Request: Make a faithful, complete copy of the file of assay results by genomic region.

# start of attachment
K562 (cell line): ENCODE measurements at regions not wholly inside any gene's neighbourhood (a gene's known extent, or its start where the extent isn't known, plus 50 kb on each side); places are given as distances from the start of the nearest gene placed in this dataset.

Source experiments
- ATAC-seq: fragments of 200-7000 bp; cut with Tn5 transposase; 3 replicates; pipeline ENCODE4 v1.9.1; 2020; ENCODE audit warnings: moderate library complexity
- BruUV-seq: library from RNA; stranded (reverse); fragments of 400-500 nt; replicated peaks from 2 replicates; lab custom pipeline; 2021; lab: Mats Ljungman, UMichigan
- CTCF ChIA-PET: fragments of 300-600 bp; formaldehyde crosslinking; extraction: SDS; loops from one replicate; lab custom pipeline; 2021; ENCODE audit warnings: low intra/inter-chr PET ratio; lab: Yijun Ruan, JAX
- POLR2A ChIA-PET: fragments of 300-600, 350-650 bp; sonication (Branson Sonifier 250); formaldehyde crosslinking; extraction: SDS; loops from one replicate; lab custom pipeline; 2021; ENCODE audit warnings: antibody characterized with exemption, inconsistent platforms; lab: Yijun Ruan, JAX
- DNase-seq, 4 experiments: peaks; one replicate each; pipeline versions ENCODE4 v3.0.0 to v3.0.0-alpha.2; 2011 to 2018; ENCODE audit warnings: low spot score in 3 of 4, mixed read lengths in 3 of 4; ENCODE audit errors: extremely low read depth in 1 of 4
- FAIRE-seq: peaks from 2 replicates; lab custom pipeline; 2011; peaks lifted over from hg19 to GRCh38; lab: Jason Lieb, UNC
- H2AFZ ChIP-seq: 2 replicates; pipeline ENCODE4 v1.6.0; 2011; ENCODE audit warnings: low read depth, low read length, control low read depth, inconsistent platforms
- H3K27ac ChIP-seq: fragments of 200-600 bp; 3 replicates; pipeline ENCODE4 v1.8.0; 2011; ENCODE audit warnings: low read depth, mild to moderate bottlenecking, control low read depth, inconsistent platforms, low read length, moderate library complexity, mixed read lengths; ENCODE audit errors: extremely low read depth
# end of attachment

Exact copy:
K562 (cell line): ENCODE measurements at regions not wholly inside any gene's neighbourhood (a gene's known extent, or its start where the extent isn't known, plus 50 kb on each side); places are given as distances from the start of the nearest gene placed in this dataset.

Source experiments
- ATAC-seq: fragments of 200-7000 bp; cut with Tn5 transposase; 3 replicates; pipeline ENCODE4 v1.9.1; 2020; ENCODE audit warnings: moderate library complexity
- BruUV-seq: library from RNA; stranded (reverse); fragments of 400-500 nt; replicated peaks from 2 replicates; lab custom pipeline; 2021; lab: Mats Ljungman, UMichigan
- CTCF ChIA-PET: fragments of 300-600 bp; formaldehyde crosslinking; extraction: SDS; loops from one replicate; lab custom pipeline; 2021; ENCODE audit warnings: low intra/inter-chr PET ratio; lab: Yijun Ruan, JAX
- POLR2A ChIA-PET: fragments of 300-600, 350-650 bp; sonication (Branson Sonifier 250); formaldehyde crosslinking; extraction: SDS; loops from one replicate; lab custom pipeline; 2021; ENCODE audit warnings: antibody characterized with exemption, inconsistent platforms; lab: Yijun Ruan, JAX
- DNase-seq, 4 experiments: peaks; one replicate each; pipeline versions ENCODE4 v3.0.0 to v3.0.0-alpha.2; 2011 to 2018; ENCODE audit warnings: low spot score in 3 of 4, mixed read lengths in 3 of 4; ENCODE audit errors: extremely low read depth in 1 of 4
- FAIRE-seq: peaks from 2 replicates; lab custom pipeline; 2011; peaks lifted over from hg19 to GRCh38; lab: Jason Lieb, UNC
- H2AFZ ChIP-seq: 2 replicates; pipeline ENCODE4 v1.6.0; 2011; ENCODE audit warnings: low read depth, low read length, control low read depth, inconsistent platforms
- H3K27ac ChIP-seq: fragments of 200-600 bp; 3 replicates; pipeline ENCODE4 v1.8.0; 2011; ENCODE audit warnings: low read depth, mild to moderate bottlenecking, control low read depth, inconsistent platforms, low read length, moderate library complexity, mixed read lengths; ENCODE audit errors: extremely low read depth